Leadership and the God Factor
‘Call to me and I will answer you and tell you great and unsearchable things you do not know.’ – Jeremiah 33:3
On the 30th of March, 1863, against the backdrop of a divisive and bloody war that set the United States of America on the brink of collapse. President, Abraham Lincoln employed the most unusual strategy – he declared a national day of prayer and fasting. Mounting the rostrum he said:
“…let us then rest humbly in the hope authorized by the Divine teachings, that the united cry of the Nation will be heard on high, and answered with blessings, no less than the pardon of our national sins, and the restoration of our now divided and suffering Country, to its former happy condition of unity and peace.” The American Civil War, which had dragged on for two years, came to a halt shortly thereafter and peace and progress returned to the nation.
The year was 1940. This time around it was not the United States, it was Britain. And the moment was one of the darkest in the history of the British people. More than 300,000 troops found themselves pinned down in northern France with Nazi forces bearing down on them. The British soldiers had insufficient ammunition and supplies and, leaving them vulnerable to attacks from Hitler’s forces. Britain faced imminent annihilation. Churchill, at his wits end, turned to God and requested King George the VI to call Britain to a National Day of Prayer.
That Sunday, May 26th 1940, British people showed up at churches all over the country. There were queues to Westminster Abbey. The churches were full with men and women of different social strata: royalty, high profile politicians and the general populace. They prayed and begged for the Lord’s mercy on their fathers and sons on the frontlines, and for their national survival. And the Lord heard those heartfelt prayers and responded with what became known as “the miracle at Dunkirk.”
Hitler inexplicably delayed giving his generals the order to finish off the British soldiers. A great storm over Germany prevented Nazi planes from taking off. The British people quickly assembled some 900 fishing boats, yachts, trawlers, and other private and government vessels, and began ferrying the troops from the French beaches and back to England a few at a time. By the grace of God, nearly a third of a million souls were saved as a result, as was the British nation.
The two leaders in the foregoing accounts are heroes of history. Their leadership models have been the subject of books and countless studies. Separated by centuries and situated in two different continents, they faced similar challenges that imperiled their respective nations and defied their human capacity. Pressed for solutions they turned to God, and the result was the preservation of entire nations and the reversal of what would have been the destruction of entire generations.
The truth is, there comes a time in the life of every nation and its leadership when it is faced with situations that confound human intelligence, skills and power. It was Albert Einstein that said we cannot solve our problems at the same level from which they were created. No matter the height of our education or the depth of our experiences, there are some problems that will stretch our human faculties and require us to step up to a higher plane.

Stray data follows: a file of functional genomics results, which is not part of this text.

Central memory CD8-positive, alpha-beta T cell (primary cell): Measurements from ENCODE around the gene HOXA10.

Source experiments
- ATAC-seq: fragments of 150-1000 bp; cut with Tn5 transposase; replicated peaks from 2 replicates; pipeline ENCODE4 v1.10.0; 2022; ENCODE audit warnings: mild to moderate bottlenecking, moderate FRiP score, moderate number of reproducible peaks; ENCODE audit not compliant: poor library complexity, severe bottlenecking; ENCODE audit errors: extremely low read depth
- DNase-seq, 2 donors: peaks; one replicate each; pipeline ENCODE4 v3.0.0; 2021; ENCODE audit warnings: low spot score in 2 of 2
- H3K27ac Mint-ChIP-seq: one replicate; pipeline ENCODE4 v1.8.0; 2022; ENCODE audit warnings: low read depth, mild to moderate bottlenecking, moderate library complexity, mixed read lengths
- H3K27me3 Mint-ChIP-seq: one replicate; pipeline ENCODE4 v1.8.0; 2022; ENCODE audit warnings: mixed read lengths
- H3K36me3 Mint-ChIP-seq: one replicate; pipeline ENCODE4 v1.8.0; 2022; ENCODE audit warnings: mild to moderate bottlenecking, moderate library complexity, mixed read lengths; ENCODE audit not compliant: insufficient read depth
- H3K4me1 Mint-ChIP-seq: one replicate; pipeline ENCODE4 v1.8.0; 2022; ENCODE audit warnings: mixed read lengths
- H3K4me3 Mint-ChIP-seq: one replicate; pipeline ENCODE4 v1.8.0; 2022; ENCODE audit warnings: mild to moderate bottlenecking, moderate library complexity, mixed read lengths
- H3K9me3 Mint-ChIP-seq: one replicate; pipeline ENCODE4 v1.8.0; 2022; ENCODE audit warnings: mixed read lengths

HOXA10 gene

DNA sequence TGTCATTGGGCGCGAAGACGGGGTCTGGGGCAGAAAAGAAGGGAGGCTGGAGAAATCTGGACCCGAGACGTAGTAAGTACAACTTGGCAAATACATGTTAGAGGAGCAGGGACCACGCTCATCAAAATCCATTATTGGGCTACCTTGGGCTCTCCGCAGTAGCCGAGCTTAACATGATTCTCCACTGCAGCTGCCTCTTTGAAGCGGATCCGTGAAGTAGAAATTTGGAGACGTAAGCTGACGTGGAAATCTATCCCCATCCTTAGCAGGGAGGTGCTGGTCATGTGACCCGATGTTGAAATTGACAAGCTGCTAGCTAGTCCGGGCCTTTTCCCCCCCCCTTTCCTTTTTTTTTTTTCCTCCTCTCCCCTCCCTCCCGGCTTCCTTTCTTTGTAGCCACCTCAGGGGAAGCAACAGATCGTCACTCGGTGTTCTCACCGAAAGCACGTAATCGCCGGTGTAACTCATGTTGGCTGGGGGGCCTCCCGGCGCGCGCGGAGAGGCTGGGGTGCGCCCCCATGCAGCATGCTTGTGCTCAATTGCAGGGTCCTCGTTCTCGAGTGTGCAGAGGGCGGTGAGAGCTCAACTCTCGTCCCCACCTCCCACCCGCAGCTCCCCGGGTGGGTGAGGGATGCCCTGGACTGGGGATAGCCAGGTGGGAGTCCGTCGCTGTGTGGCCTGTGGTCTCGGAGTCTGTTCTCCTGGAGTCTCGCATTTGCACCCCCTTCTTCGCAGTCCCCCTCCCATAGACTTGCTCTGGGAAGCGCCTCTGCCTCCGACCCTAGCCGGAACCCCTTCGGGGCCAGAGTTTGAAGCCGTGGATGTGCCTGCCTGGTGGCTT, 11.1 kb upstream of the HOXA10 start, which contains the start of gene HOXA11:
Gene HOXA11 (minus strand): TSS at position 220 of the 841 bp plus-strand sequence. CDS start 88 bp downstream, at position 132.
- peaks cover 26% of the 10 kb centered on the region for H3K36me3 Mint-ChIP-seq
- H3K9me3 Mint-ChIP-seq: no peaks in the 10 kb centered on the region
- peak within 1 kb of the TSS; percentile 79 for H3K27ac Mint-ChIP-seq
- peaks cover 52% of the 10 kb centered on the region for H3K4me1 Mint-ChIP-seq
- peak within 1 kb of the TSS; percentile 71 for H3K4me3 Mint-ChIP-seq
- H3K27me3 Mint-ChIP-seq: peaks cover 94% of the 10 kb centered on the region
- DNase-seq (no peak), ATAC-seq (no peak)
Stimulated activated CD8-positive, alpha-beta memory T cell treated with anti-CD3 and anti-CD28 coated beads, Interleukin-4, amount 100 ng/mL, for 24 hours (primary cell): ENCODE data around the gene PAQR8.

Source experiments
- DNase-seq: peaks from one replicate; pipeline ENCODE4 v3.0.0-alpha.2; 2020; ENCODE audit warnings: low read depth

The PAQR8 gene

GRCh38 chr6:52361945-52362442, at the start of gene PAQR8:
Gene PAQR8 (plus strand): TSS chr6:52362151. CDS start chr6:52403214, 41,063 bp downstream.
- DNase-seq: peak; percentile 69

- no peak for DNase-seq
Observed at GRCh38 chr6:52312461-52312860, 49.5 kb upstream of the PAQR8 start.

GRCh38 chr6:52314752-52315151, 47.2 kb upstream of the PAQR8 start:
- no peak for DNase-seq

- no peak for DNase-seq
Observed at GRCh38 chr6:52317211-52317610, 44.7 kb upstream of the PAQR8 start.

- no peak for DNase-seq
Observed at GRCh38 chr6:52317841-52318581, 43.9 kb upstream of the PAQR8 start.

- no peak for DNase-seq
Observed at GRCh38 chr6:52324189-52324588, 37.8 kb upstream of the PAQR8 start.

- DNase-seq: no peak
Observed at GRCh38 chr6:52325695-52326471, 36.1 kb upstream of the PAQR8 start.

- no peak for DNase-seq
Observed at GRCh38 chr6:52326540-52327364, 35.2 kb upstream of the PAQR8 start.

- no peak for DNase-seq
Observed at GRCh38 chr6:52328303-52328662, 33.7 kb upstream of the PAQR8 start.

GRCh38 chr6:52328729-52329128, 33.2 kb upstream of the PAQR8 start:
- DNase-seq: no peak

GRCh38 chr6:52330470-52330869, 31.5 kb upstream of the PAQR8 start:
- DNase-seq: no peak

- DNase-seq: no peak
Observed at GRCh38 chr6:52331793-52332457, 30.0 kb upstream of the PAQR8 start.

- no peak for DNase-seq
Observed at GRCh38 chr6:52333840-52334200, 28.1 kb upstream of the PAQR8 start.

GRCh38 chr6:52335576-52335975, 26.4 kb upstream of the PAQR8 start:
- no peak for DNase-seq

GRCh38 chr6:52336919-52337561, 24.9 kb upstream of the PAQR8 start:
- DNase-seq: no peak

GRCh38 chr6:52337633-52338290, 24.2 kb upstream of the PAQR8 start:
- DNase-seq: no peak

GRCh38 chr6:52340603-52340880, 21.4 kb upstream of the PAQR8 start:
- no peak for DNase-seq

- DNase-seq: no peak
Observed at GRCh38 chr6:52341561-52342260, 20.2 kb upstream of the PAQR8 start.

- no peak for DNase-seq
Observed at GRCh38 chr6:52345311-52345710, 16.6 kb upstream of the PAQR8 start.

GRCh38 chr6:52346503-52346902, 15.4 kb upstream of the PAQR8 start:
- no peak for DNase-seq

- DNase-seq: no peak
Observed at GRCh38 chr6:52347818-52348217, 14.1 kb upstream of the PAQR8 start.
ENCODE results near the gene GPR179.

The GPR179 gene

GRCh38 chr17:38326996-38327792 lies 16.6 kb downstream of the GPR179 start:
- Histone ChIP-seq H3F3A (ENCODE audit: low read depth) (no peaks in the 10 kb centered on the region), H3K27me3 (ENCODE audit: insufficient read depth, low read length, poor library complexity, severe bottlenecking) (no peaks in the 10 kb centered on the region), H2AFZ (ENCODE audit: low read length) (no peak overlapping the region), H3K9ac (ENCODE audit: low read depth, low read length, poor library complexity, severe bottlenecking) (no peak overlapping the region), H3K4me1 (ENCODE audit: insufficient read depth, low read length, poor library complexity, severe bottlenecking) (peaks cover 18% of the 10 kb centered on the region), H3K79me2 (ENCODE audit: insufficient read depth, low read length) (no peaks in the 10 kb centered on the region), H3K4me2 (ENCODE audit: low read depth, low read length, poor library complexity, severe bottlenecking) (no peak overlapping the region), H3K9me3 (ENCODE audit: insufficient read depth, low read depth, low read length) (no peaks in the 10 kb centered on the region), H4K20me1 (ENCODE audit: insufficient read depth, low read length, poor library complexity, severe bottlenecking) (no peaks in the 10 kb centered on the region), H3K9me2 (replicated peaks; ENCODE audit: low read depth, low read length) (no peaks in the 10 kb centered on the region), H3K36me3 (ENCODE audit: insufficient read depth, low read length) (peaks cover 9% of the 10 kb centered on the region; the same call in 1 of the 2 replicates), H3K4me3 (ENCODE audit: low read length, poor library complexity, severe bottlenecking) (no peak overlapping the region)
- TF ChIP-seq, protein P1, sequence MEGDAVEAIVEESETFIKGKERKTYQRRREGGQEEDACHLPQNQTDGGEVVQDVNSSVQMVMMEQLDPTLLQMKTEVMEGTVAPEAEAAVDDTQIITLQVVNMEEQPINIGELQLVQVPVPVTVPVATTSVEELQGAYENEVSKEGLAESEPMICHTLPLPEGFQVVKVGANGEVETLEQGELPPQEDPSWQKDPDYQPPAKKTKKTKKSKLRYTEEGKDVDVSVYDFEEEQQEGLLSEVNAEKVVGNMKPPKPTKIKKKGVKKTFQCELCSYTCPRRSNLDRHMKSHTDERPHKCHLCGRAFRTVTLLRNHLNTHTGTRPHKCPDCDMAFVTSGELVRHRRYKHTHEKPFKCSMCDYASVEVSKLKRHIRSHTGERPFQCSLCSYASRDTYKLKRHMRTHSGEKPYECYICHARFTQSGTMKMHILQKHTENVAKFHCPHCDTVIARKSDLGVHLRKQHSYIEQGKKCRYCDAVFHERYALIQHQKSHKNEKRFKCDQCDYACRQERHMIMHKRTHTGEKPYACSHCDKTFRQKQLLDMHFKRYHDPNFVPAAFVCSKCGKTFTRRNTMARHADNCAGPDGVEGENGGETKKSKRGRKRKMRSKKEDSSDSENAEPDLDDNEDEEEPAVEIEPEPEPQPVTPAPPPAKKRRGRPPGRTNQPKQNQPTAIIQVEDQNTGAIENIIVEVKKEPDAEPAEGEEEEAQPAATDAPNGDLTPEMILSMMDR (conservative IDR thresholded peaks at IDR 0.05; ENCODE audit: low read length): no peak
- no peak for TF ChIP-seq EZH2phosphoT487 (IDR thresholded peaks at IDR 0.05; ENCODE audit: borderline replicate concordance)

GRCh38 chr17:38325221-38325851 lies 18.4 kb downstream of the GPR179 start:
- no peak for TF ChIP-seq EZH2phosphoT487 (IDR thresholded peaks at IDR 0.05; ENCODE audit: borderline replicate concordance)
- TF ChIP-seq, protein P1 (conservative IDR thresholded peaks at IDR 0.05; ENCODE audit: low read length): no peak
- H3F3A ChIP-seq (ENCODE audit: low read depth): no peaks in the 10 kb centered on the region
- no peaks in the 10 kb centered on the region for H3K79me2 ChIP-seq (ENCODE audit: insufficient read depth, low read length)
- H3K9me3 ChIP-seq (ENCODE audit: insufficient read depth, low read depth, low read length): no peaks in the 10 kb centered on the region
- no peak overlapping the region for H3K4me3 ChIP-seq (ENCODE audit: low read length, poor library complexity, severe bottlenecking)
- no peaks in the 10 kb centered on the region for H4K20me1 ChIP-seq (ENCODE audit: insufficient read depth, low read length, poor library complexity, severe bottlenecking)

This is what both leaders did. Gandhi, another greatly admired leader once said, “Prayer is not an old woman’s idle amusement. Properly understood and applied, it is the most potent instrument of action.”
The Bible gives a similar account of King Jehoshaphat. Caught in an impossible situation that threatened the existence of his people, and faced with an evil alliance of neighboring armies, Jehoshaphat gathered the entire nation of Israel for prayers and everybody came out, the young and the old, male and female. They lifted up their voices and cried to God. Hear what Jehoshaphat said, “…we have no power to face this vast army that is attacking us. We do not know what to do, but our eyes are on you.” God heard the cry of Israel and delivered them from their enemies.
The above-mentioned accounts prove that God is moved to action by the earnest collective prayers of a nation. Today, Nigeria is faced with its own crisis. We are confronted with a situation that threatens not just our corporate existence, but also our individual existence as well. And this is one of such situations where leadership goes beyond the persons directly at the helm, even though we acknowledge the depth of their responsibility. We must, at this time, reach across political, economic and religious divides to take collective responsibility for our country. Not all of us will bear arms or engage in diplomatic maneuvers and direct strategies, but all of us can shoulder the responsibility of prayer, and pray we must.
The need for prayer cannot be overemphasized. We will be making a big mistake to limit the capacity and concern of God, and to abandon prayer altogether. It was the late American president Ronald Regan that said, “We are never defeated unless we give up on God.”
This is not a time for despair. It is a time to unite against our common enemy in the fervency of prayer and faith. This does not in any way substitute for military, diplomatic and other engagements. But while all these are going on, let us back it up with prayers every step of the way. God is the most reliable source of help in times of great anxiety. He will hear our prayers. The Chibok girls will be found. There will be a speedy end to the bloodletting across the land. Nigeria will rise again to her full stature. Let us keep faith alive.
Nigeria Has a Great Future!